[rabbitmq-discuss] Round-robin queue failover
Jason J. W. Williams
jasonjwwilliams at gmail.com
Mon Oct 26 17:10:17 GMT 2009
The solution we use is pretty much what Alexis describes. No
clustering. And both consumers and producers declare queues on a fail
over to a hot standby/passive server. That way messages are never
lost. When the old server comes back up we fail back.
Sent via iPhone
On Oct 26, 2009, at 10:23, Alexis Richardson <alexis.richardson at gmail.com
> On Mon, Oct 26, 2009 at 4:04 PM, Sebastian <mail at sebastian-latza.de>
>> Kyle Schaffrick:
>>> Attempting to create two identically-named queues will
>>> result in declaring the same queue twice; the two consumers then
>>> consuming from that queue will see load-balancing behavior.
>> Thanks for the clarification. Since this does not work: how do I
>> achieve reliable persistent message delivery even if the one node
>> holding the queue dies?
> At the risk of being seen as pedantic...
> You could achieve it by waiting for the node to recover from disk. In
> other words: RabbitMQ provides "eventual delivery" out of the box. If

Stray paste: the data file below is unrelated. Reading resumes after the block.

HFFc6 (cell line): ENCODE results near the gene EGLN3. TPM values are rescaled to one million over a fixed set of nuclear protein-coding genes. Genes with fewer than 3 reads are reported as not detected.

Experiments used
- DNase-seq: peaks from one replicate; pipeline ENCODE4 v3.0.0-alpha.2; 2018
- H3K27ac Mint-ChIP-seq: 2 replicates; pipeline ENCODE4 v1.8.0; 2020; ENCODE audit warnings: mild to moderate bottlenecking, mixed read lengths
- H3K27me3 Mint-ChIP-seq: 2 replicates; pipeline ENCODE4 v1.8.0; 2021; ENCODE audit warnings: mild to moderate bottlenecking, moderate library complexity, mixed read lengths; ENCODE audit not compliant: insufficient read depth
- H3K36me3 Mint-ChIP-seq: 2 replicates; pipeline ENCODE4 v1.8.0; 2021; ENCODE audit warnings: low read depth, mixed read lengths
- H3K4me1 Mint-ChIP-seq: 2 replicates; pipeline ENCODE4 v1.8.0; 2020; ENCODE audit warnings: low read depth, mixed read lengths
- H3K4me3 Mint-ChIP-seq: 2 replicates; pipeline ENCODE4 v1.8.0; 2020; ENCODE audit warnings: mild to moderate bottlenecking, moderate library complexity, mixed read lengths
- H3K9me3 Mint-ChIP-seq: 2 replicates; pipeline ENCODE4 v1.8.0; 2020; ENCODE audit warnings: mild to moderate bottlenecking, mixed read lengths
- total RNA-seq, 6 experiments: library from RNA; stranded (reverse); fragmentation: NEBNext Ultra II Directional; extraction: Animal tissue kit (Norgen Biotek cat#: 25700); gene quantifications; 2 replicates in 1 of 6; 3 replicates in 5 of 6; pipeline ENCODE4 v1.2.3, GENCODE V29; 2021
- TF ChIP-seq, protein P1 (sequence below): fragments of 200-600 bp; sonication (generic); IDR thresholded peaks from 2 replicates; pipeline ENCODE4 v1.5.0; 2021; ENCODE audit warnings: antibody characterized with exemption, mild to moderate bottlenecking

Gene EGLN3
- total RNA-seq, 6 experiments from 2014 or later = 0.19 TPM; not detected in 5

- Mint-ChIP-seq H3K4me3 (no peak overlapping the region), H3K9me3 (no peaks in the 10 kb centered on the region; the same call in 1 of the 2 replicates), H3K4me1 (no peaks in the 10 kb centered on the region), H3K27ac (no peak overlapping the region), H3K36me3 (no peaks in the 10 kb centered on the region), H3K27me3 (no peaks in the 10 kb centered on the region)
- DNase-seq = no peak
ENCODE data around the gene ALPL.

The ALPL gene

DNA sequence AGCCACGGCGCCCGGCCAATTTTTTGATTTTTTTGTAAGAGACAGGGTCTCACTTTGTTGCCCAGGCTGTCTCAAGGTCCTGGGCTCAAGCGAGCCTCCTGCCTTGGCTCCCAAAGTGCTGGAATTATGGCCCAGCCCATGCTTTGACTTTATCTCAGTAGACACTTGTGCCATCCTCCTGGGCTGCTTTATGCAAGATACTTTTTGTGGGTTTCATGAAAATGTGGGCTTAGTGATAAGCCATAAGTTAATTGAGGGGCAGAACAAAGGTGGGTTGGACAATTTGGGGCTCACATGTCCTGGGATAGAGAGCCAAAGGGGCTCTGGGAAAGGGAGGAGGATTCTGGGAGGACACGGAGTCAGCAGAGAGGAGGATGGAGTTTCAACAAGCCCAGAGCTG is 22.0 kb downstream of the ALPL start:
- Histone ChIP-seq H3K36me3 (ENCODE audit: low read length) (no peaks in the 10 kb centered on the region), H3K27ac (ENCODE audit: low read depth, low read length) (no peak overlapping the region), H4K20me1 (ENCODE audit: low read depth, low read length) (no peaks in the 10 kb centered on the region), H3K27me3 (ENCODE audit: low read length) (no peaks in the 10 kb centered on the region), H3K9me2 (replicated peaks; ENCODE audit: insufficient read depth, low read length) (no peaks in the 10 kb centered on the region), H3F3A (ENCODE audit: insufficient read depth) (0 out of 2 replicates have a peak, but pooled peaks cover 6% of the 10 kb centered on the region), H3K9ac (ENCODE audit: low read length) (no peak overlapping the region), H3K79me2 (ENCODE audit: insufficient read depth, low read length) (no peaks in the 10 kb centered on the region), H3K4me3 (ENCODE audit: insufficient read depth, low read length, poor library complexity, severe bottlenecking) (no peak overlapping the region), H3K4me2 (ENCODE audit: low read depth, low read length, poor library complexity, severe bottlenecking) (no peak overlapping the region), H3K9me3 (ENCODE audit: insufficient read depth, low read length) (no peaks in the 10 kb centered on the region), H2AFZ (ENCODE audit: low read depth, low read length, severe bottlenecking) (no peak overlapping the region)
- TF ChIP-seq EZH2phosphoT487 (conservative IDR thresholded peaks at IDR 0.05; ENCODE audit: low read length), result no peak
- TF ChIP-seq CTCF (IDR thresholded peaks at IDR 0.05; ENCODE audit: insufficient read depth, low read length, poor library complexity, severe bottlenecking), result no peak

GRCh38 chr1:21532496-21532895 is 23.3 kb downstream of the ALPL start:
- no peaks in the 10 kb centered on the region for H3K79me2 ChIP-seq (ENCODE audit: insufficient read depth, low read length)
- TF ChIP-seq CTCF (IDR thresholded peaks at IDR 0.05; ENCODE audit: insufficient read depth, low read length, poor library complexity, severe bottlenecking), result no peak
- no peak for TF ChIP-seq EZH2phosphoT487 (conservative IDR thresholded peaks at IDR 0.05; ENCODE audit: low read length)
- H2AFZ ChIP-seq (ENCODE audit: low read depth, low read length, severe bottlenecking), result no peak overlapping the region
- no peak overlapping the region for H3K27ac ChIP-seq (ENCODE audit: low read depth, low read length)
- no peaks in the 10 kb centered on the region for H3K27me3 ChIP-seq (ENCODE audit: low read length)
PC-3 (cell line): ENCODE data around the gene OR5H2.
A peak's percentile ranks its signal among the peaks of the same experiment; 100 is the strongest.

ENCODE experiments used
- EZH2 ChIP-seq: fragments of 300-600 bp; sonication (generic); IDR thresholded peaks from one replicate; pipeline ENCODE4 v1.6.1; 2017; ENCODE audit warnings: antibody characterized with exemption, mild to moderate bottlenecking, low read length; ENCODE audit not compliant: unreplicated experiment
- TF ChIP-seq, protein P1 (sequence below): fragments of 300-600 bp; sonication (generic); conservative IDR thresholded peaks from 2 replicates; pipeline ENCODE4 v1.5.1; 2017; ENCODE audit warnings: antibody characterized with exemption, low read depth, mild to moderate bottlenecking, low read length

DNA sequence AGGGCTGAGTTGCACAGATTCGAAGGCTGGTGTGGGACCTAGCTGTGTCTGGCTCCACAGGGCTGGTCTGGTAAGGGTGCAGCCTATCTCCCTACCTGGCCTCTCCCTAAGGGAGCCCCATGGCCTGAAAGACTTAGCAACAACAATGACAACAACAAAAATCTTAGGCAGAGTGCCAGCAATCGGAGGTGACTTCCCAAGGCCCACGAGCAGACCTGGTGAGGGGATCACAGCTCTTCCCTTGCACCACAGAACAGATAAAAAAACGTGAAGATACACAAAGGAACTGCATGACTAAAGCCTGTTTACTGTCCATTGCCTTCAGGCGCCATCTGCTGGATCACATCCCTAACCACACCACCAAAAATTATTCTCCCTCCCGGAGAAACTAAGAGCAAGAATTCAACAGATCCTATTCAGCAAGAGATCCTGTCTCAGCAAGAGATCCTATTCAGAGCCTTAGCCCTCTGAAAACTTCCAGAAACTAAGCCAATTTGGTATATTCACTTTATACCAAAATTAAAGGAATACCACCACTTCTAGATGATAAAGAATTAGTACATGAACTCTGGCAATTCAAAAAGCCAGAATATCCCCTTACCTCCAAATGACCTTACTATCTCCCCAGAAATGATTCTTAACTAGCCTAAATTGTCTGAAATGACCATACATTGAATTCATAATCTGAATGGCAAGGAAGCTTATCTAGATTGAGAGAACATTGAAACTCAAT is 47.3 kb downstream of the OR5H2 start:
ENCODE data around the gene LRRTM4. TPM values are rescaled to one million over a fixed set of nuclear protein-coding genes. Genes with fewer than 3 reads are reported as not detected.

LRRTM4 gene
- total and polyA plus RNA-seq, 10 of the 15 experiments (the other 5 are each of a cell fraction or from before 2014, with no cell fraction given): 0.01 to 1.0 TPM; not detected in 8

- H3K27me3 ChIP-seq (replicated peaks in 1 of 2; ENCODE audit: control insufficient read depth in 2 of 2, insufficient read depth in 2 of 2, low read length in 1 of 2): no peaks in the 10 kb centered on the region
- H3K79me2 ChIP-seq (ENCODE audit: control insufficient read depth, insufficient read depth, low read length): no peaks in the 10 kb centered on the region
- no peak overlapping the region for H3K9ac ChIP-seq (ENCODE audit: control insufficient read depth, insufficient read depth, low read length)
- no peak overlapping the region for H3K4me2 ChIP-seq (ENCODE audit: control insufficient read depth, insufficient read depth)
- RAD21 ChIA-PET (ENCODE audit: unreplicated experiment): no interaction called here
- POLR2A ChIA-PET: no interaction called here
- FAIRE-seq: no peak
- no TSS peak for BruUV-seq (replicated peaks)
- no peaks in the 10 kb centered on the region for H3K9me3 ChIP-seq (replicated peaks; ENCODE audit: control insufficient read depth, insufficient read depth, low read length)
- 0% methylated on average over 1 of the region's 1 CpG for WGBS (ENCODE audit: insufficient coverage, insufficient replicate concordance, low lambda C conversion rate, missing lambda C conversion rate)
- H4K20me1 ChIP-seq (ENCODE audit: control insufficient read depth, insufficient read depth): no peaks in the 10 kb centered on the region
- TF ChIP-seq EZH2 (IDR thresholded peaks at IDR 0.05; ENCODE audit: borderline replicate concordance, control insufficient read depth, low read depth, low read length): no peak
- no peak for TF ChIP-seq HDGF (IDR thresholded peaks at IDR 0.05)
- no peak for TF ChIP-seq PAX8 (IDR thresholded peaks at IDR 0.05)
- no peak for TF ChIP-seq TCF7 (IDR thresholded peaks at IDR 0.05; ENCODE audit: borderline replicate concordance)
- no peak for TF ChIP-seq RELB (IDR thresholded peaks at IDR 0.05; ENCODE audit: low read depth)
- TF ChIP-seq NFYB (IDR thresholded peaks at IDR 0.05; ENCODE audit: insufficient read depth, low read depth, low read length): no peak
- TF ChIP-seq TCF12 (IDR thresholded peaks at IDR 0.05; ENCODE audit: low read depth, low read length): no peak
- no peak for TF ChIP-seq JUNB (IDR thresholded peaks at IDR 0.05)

> you want to 'persist more reliably' than on one drive using RabbitMQ
> out of the box, then use a RAID or a SAN.
> I am guessing that what you mean is *availability* in which a message
> can always reach a suitable queue even if the sending client loses its
> connection with the node that crashed. The problem with using a
> single node is the time it takes to recover, and client reconnection
> costs (if any). The time to recover is partly influenced by how much
> state has to recover, and partly by the size of the unavailability
> window that you can tolerate.
> Many applications don't like to wait more than (say) 1ms, 10ms or 50ms
> before they can send their message. In this case you will typically
> want to send a message *before* the crashed node has been able to
> recover. You can achieve this in two ways:
> 1. You don't care about replicating state and can use any other queue
> as a 'suitable queue'. This is easy - just make sure the right
> consumers and routes are wired up.
> 2. You do care about replicating state - which I think is the case you
> have in mind. Then you can fail over to a passive server. We can
> provide some more info on this if you like -- we have done it for a
> few people but it is not yet 'available OOTB'. (You can also do
> active/active but it is much more fiddly atm).
>> As stated before my take would be to replicate
>> queues client-side on independent brokers, but this seems to be
>> getting quite complicated as the queues have to be "double-declared",
>> linked and properly re-initialized on startup of a new empty broker
>> (basically doing some kind of client-side clustering).
> Right. I think you probably want case 2 above.
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